With Washington's attention focused on the debt ceiling debate, an ominous warning from Defense Secretary Leon Panetta went largely unnoticed. During his Senate confirmation hearing last month, Panetta told lawmakers that the "next Pearl Harbor we confront could very well be a cyber-attack that cripples our power systems, our grid, our security systems, our financial systems, our governmental systems."
Chairman Darrell Issa of the House Oversight Committee also recently said, "the number of cyber incidents affecting federal agencies shot up 39 percent in 2010." For all the partisan acrimony that divides elected officials, the Obama administration and Congress appear to agree the cyber-threat must be addressed. But how to address it remains an open question.
On May 12, the administration released its proposal for legislation to overhaul cybersecurity regulations. Sen. Joe Lieberman, D-Conn., chairman of the Senate Homeland Security and Government Affairs Committee and co-sponsor of the Cybersecurity and Internet Freedom Act (S.413), welcomed the administration's proposal. Meanwhile, Larry Clinton, president and CEO of the Internet Security Alliance has objected to the administration's approach, citing a lack of flexibility to effectively counter cyber-threats. Instead, Clinton has suggested developing a cybersecurity insurance market.
The administration's proposal focuses on mandating the public disclosure of data breaches, regulating the operation of the nation's critical information infrastructure, and imposing standards to secure government computer systems. If enacted, the overhaul would have a major impact on organizations involved in the nation's growing information economy.
In its current form, adoption of the administration's cybersecurity proposal includes provisions that would affect government contractors in a number of areas, namely:
- Data breach notification standardization at the federal level.
- Cybercrime statutory amendments to toughen penalties for cybercrime.
- Department of Homeland Security (DHS) authorities: (1) to protect civilian federal computer systems; (2) to regulate critical information infrastructure; (3) to implement cyber incident response and cyber threat detection and prevention; and (4) to facilitate public-private sector information sharing.
- Federal Information Security Management (FISMA) reform to formalize DHS's role in securing federal systems and to focus operational security.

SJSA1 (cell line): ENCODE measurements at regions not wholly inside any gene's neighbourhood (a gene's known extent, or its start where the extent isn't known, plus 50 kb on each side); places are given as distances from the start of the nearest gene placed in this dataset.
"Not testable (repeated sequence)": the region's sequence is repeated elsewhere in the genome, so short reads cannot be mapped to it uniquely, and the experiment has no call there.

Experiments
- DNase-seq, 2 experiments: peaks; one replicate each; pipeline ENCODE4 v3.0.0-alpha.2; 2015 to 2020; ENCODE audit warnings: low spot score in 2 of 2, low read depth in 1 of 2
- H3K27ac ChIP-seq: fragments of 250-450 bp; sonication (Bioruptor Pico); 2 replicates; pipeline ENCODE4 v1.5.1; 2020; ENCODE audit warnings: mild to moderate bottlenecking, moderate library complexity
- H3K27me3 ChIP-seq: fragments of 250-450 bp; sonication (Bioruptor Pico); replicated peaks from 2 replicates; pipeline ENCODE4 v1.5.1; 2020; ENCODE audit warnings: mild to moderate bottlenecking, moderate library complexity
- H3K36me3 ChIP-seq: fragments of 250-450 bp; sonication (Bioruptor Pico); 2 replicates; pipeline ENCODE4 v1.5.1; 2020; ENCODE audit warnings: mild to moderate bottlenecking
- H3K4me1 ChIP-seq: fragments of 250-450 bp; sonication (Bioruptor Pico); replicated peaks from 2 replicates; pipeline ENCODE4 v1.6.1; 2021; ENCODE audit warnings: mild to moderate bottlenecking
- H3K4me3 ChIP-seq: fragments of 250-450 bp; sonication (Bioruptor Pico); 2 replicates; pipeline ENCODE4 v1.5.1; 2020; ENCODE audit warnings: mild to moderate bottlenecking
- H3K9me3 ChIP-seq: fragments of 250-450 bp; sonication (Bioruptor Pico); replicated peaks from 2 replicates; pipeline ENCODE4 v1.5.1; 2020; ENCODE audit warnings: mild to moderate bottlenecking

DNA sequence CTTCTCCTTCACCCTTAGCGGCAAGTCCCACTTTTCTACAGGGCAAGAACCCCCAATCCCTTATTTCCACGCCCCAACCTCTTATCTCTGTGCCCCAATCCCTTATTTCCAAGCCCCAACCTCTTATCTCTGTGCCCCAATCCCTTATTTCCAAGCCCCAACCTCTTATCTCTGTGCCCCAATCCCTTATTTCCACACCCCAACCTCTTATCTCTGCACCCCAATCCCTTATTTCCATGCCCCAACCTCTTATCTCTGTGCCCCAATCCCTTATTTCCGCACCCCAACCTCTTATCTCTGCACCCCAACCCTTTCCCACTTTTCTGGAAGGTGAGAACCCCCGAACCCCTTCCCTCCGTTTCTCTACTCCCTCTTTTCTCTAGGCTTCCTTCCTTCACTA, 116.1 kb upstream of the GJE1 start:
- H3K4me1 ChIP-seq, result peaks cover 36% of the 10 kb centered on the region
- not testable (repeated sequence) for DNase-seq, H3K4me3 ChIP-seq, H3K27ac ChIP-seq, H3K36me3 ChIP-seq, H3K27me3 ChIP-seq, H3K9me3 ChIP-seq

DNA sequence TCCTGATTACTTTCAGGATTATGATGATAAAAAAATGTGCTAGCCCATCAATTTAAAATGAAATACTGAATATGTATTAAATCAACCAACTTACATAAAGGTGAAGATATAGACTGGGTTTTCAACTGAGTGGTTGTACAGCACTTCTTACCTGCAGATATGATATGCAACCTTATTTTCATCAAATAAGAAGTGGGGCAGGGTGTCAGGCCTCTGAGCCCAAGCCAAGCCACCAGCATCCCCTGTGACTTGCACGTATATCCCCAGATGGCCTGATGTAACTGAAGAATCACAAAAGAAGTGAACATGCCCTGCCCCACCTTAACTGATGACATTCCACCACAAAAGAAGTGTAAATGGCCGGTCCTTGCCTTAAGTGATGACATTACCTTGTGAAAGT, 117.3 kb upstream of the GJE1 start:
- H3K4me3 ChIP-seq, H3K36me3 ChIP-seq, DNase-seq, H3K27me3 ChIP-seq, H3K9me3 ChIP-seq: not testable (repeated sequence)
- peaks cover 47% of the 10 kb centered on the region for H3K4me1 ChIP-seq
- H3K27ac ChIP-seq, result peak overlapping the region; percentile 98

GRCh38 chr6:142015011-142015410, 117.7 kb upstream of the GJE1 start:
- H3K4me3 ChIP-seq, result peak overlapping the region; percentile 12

- Personnel authorities to facilitate hiring cybersecurity professionals including activation of a government-wide information technology exchange program.
- Prohibition on nonfederal requirements for specific locations for data centers.
The administration's proposal gives DHS the lead role and significant new regulatory authority to secure "covered critical infrastructure" from cyber threats. The DHS Secretary is directed "to assist in national efforts to mitigate communications and information technology supply chain vulnerabilities to enhance the security and resiliency of federal systems and critical information infrastructure." There is no specific direction on how the secretary is to implement this provision. The proposal also includes a "special provision for federal contracts" in the title establishing DHS' regulatory framework for protection of critical infrastructure.
In addition, the proposal provides DHS with tools to protect federal systems, including the authorization to operate "consolidated intrusion detection, prevention, or other protective capabilities and ... countermeasures ..." DHS would also be authorized "to acquire, intercept, retain, use, and disclose communications and other system traffic that are transiting to or from or stored on federal systems and to deploy countermeasures ..."
These proposals, if enacted, could have significant consequences for sectors such as the defense industrial base and telecommunications. Critical infrastructure operators -- defined or identified by DHS -- would be required to develop a plan to address cyber threats and have a third-party auditor, approved pursuant to DHS criteria, assess the plan.
The plan would have to "be signed and attested by an accountable corporate officer" and be available for evaluation by DHS. If the secretary finds the covered critical infrastructure is not sufficiently addressing the cyber risk, the secretary may enter "discussions" with the owner or operator and, ultimately, the secretary may "issue a public statement that the covered critical infrastructure is not sufficiently addressing the identified cybersecurity risks."
Finally, the administration's proposal would establish a national reporting framework for data breach incidents and provide the Federal Trade Commission regulatory authority to implement the reporting requirements. The new regulations would apply to entities that handle more than 10,000 individuals' sensitive, personally identifiable information during any 12-month period.
Since the administration released its cybersecurity proposal, there have been a number of hearings in the Senate and the House. Sen. Lieberman, who has sponsored his own legislation (S.413) along with Sens. Susan Collins, R-Maine, and Tom Carper, D-Del., welcomed the administration's proposal as a basis for negotiations. The House established a GOP task force to evaluate the administration's proposal and report to House leadership in October 2011. Given this level of activity, stakeholders should look for increased congressional movement on cybersecurity legislation this fall.
Source: Law 360